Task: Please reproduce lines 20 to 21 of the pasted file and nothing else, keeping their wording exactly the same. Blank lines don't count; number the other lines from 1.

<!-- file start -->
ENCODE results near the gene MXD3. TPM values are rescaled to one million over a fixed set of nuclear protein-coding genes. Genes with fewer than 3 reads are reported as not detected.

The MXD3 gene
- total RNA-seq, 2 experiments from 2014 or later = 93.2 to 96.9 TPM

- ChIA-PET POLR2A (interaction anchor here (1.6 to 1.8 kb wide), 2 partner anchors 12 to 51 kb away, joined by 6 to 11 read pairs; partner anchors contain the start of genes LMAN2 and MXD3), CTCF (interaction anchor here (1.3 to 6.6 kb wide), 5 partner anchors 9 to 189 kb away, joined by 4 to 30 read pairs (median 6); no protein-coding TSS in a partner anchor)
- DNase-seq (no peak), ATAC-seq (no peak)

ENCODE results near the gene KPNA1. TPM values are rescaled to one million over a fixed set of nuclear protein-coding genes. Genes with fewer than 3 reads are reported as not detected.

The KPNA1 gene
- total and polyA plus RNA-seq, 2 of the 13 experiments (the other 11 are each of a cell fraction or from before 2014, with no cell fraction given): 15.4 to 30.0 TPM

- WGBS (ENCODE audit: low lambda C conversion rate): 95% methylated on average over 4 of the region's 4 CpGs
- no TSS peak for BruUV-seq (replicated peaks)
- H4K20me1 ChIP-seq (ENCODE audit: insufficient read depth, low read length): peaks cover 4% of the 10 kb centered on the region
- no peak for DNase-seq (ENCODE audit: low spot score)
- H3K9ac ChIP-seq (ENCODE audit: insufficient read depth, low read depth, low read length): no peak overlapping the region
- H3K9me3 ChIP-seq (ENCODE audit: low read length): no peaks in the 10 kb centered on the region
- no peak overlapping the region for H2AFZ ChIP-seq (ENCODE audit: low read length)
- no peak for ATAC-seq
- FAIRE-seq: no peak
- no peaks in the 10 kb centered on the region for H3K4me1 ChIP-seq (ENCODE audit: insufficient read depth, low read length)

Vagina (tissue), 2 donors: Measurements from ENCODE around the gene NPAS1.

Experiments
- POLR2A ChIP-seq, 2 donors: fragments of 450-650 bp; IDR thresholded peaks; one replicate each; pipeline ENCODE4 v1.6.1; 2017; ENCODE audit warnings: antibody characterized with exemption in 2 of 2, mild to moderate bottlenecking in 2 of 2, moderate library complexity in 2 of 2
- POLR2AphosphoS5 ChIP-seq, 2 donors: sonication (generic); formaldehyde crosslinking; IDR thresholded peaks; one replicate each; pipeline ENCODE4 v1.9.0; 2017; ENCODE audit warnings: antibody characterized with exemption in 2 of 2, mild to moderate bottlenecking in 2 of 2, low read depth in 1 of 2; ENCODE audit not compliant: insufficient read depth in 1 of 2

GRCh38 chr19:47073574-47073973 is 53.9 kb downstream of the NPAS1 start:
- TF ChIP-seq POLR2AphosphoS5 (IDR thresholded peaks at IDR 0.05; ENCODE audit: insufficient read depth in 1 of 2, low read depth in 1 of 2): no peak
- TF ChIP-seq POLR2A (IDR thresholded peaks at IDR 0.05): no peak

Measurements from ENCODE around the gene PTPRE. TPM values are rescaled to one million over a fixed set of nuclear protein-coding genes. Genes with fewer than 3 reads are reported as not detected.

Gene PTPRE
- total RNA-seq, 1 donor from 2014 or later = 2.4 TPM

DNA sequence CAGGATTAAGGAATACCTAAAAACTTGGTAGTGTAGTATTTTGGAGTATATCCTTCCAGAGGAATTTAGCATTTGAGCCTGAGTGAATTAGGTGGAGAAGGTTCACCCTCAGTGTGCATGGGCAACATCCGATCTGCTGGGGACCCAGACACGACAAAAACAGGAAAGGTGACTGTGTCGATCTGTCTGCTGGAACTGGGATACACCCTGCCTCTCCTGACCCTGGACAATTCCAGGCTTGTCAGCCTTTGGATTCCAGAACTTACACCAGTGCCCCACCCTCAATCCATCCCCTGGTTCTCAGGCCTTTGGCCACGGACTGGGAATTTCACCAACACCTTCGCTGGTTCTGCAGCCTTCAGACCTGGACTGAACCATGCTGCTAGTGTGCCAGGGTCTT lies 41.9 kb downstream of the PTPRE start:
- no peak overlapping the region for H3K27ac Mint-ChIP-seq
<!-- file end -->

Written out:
Experiments
- POLR2A ChIP-seq, 2 donors: fragments of 450-650 bp; IDR thresholded peaks; one replicate each; pipeline ENCODE4 v1.6.1; 2017; ENCODE audit warnings: antibody characterized with exemption in 2 of 2, mild to moderate bottlenecking in 2 of 2, moderate library complexity in 2 of 2